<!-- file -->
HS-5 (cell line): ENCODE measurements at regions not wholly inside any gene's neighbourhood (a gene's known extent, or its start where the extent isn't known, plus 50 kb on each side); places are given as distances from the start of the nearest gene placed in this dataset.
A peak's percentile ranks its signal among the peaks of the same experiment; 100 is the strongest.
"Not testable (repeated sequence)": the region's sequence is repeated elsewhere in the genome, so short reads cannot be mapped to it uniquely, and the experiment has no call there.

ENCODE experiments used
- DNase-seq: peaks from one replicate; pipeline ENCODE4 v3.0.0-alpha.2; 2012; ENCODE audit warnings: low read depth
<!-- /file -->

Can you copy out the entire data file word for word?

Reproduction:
HS-5 (cell line): ENCODE measurements at regions not wholly inside any gene's neighbourhood (a gene's known extent, or its start where the extent isn't known, plus 50 kb on each side); places are given as distances from the start of the nearest gene placed in this dataset.
A peak's percentile ranks its signal among the peaks of the same experiment; 100 is the strongest.
"Not testable (repeated sequence)": the region's sequence is repeated elsewhere in the genome, so short reads cannot be mapped to it uniquely, and the experiment has no call there.

ENCODE experiments used
- DNase-seq: peaks from one replicate; pipeline ENCODE4 v3.0.0-alpha.2; 2012; ENCODE audit warnings: low read depth